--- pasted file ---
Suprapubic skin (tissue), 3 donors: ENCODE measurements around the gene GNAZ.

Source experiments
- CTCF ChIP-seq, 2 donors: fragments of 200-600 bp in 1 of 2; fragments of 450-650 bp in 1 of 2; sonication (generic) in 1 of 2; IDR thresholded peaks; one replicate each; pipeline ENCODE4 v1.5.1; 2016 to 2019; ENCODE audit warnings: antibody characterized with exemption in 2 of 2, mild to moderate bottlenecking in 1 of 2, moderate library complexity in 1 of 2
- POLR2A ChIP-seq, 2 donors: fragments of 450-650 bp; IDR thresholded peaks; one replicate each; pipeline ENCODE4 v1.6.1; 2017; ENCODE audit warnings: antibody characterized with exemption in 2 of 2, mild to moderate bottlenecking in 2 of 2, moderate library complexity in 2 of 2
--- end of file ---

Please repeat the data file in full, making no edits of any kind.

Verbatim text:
Suprapubic skin (tissue), 3 donors: ENCODE measurements around the gene GNAZ.

Source experiments
- CTCF ChIP-seq, 2 donors: fragments of 200-600 bp in 1 of 2; fragments of 450-650 bp in 1 of 2; sonication (generic) in 1 of 2; IDR thresholded peaks; one replicate each; pipeline ENCODE4 v1.5.1; 2016 to 2019; ENCODE audit warnings: antibody characterized with exemption in 2 of 2, mild to moderate bottlenecking in 1 of 2, moderate library complexity in 1 of 2
- POLR2A ChIP-seq, 2 donors: fragments of 450-650 bp; IDR thresholded peaks; one replicate each; pipeline ENCODE4 v1.6.1; 2017; ENCODE audit warnings: antibody characterized with exemption in 2 of 2, mild to moderate bottlenecking in 2 of 2, moderate library complexity in 2 of 2